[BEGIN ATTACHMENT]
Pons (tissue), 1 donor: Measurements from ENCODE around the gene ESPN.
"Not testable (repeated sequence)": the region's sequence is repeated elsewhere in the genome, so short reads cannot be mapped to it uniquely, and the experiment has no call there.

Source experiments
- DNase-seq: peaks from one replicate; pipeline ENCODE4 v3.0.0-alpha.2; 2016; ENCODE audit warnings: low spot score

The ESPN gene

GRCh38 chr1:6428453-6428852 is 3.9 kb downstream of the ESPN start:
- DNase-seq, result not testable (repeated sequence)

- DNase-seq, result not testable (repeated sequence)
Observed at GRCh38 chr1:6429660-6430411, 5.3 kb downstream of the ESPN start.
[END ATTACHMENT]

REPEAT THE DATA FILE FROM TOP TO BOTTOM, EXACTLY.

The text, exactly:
Pons (tissue), 1 donor: Measurements from ENCODE around the gene ESPN.
"Not testable (repeated sequence)": the region's sequence is repeated elsewhere in the genome, so short reads cannot be mapped to it uniquely, and the experiment has no call there.

Source experiments
- DNase-seq: peaks from one replicate; pipeline ENCODE4 v3.0.0-alpha.2; 2016; ENCODE audit warnings: low spot score

The ESPN gene

GRCh38 chr1:6428453-6428852 is 3.9 kb downstream of the ESPN start:
- DNase-seq, result not testable (repeated sequence)

- DNase-seq, result not testable (repeated sequence)
Observed at GRCh38 chr1:6429660-6430411, 5.3 kb downstream of the ESPN start.